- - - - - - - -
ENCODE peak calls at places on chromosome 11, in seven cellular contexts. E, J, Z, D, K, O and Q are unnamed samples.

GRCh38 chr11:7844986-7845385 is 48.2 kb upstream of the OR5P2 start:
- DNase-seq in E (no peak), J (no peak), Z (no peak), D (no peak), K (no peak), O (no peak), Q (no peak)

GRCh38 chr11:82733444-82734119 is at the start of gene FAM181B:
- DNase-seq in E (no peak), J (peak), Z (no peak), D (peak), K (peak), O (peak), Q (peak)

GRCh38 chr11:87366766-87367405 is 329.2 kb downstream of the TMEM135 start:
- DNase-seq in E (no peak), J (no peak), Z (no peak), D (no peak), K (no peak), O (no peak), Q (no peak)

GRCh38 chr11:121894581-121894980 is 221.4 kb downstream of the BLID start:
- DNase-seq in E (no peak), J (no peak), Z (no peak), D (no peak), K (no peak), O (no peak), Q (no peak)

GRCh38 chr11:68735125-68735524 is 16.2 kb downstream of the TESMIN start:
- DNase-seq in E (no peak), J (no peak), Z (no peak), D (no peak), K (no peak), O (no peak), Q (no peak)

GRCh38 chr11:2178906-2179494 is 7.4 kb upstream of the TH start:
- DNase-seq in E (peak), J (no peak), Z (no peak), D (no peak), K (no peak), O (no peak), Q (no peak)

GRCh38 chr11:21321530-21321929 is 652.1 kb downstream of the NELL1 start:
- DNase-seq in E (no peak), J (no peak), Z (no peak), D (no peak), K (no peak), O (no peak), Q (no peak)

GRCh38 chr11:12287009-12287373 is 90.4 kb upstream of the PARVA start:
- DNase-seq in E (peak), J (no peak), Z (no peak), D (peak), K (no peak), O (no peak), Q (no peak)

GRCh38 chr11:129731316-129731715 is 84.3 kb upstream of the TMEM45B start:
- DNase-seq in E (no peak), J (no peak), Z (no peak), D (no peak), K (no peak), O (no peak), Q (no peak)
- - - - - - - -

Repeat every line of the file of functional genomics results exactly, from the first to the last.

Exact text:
ENCODE peak calls at places on chromosome 11, in seven cellular contexts. E, J, Z, D, K, O and Q are unnamed samples.

GRCh38 chr11:7844986-7845385 is 48.2 kb upstream of the OR5P2 start:
- DNase-seq in E (no peak), J (no peak), Z (no peak), D (no peak), K (no peak), O (no peak), Q (no peak)

GRCh38 chr11:82733444-82734119 is at the start of gene FAM181B:
- DNase-seq in E (no peak), J (peak), Z (no peak), D (peak), K (peak), O (peak), Q (peak)

GRCh38 chr11:87366766-87367405 is 329.2 kb downstream of the TMEM135 start:
- DNase-seq in E (no peak), J (no peak), Z (no peak), D (no peak), K (no peak), O (no peak), Q (no peak)

GRCh38 chr11:121894581-121894980 is 221.4 kb downstream of the BLID start:
- DNase-seq in E (no peak), J (no peak), Z (no peak), D (no peak), K (no peak), O (no peak), Q (no peak)

GRCh38 chr11:68735125-68735524 is 16.2 kb downstream of the TESMIN start:
- DNase-seq in E (no peak), J (no peak), Z (no peak), D (no peak), K (no peak), O (no peak), Q (no peak)

GRCh38 chr11:2178906-2179494 is 7.4 kb upstream of the TH start:
- DNase-seq in E (peak), J (no peak), Z (no peak), D (no peak), K (no peak), O (no peak), Q (no peak)

GRCh38 chr11:21321530-21321929 is 652.1 kb downstream of the NELL1 start:
- DNase-seq in E (no peak), J (no peak), Z (no peak), D (no peak), K (no peak), O (no peak), Q (no peak)

GRCh38 chr11:12287009-12287373 is 90.4 kb upstream of the PARVA start:
- DNase-seq in E (peak), J (no peak), Z (no peak), D (peak), K (no peak), O (no peak), Q (no peak)

GRCh38 chr11:129731316-129731715 is 84.3 kb upstream of the TMEM45B start:
- DNase-seq in E (no peak), J (no peak), Z (no peak), D (no peak), K (no peak), O (no peak), Q (no peak)